OpenAI’s Version of AI Safety is More Fluff Than Real

The company sticks to the principle of “building increasingly safe AI systems” without actually talking about the “how” part.
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With the rising mutiny against the rapid growth of AI models, OpenAI’s elaborate blog on AI safety released yesterday couldn’t have been timed any better. However, the company’s statement only scratched the surface without addressing real problems that are emerging with ChatGPT. The company sticks to the principle of “building increasingly safe AI systems” without actually talking about the “how” part.  

Contradictory Claims?

There’s an elaborate explanation on how OpenAI is working on safety. In the statement, OpenAI said that after GPT-4 was trained, they spent over six months across the organisation before releasing it in order to make it “safer and more aligned”. Interestingly, when asked about AI alignment in Lex Friedman’s podcast last month, Sam Altman admitted that “they have not yet discovered a way to align a super powerful system”.


OpenAI supports the view of being subjected to “rigorous safety evaluations” and will engage with governments to come up with the “best form” of regulation. With Sam Altman’s world tour—planned in the coming months—to engage with users and probably fraternise with various government officials, the announcement can also be construed as a peace offering. This speculation also arises when one considers how Italy banned ChatGPT owing to an alleged breach of Europe’s privacy regulations. 

What will change? 

OpenAI claims that the company uses data to make their models helpful “for people” and not for selling services, advertising, or building profiles. Their LLMs are trained on information that is publicly available (data till 2021). However, it is uncertain what the company is planning to do with the new data that the users feed into their chatbots, including sensitive and confidential information.

How much these claims push organisations to increasingly use OpenAI’s products, such as ChatGPT, is something that remains to be seen. The company’s privacy stance has been under scrutiny of late. With the recent goof up at Samsung factory where employees entered confidential data such as programme source code and internal meeting notes into ChatGPT, the risk of what becomes of such data is unknown. The string of incidents impelled Samsung Semiconductor to develop an in-house AI tool for internal use to steer clear of any future sensitive-data leaks.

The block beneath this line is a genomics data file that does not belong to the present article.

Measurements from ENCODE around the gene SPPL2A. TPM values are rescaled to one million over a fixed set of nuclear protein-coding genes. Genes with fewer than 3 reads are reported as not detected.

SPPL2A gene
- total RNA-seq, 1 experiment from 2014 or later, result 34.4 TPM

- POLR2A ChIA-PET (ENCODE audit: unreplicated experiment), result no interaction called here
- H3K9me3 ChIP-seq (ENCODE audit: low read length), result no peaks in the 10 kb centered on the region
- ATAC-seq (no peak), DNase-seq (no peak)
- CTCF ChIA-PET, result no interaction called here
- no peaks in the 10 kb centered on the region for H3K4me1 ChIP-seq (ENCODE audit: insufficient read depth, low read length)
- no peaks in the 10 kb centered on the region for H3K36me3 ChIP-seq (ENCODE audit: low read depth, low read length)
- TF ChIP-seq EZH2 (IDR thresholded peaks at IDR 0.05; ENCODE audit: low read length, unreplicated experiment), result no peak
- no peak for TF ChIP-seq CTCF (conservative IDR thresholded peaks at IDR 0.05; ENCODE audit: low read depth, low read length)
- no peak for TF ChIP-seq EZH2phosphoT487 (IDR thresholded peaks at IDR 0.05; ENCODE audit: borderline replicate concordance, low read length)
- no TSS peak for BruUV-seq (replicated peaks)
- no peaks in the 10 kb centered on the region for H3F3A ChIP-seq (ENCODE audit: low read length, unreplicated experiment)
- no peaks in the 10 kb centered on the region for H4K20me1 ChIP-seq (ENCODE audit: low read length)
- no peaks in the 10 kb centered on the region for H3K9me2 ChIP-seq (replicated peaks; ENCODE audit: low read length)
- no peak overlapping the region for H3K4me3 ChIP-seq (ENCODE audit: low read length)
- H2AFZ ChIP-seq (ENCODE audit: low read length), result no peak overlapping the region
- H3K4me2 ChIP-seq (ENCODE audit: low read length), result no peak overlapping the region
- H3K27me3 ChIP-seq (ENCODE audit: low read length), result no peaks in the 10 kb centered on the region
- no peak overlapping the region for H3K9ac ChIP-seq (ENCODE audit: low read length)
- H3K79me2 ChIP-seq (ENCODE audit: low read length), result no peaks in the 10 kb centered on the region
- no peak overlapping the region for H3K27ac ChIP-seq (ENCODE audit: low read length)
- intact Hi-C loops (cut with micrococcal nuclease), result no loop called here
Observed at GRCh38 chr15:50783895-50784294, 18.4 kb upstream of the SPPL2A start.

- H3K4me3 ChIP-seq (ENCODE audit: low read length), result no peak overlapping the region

OpenAI talks about improving factual accuracy by building on user feedback. GPT-4 is said to produce 40% more factual content than GPT-3.5. However, hallucinations and biases—the most common problems with chatbots—have not been addressed fully in the statement. There is only a mention of how they have “much more work” to do to reduce hallucinations, and educate people on the limitations of the tool. 

Incorrect information generated by the chatbot is slowly landing OpenAI in trouble. Australian mayor, Brian Hood, is gearing to file a defamation case against OpenAI over ChatGPT’s false claims about him serving prison time for bribery. 

Gary Marcus, in a podcast interview with Meghan McCarty Carino, said, “ChatGPT is a very unpredictable beast”. He compared it to a bull in a china shop, for being powerful, reckless and untameable. 

Children’s Protection?

With rising privacy concerns, children are not left behind. OpenAI announced measures to counter exploitation and abuse of children. The company claims to have taken important steps to reduce content that harms children. They have further mentioned that efforts are taken to “minimise the potential for our models to generate content that harms children”. However, they have not clarified which “models” will minimise this abuse

OpenAI has implemented rules wherein, if a user uploads any image related to child sexual abuse, the platform will block and report it to the concerned authority. However, it remains to be seen whether the system can be manipulated to exploit the image functionality, similar to ChatGPT’s alter ego, DAN

OpenAI mandates users to be older than 18 years, or children above 13 years with parental approval. But, the verification options to implement the same are still under progress. 

OpenAI did not address bigger concerns of societal and existential risks. By publishing a statement on AI safety without delving into the intricacies of how it looks to achieve these measures reflects poorly on the company. Overall, with gaps and nothing spectacularly new, OpenAI’s statement on AI safety reads much like a washout. 

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Vandana Nair
As a rare breed of engineering, MBA, and journalism graduate, I bring a unique combination of technical know-how, business acumen, and storytelling skills to the table. My insatiable curiosity for all things startups, businesses, and AI technologies ensure that I'll always bring a fresh and insightful perspective to my reporting.

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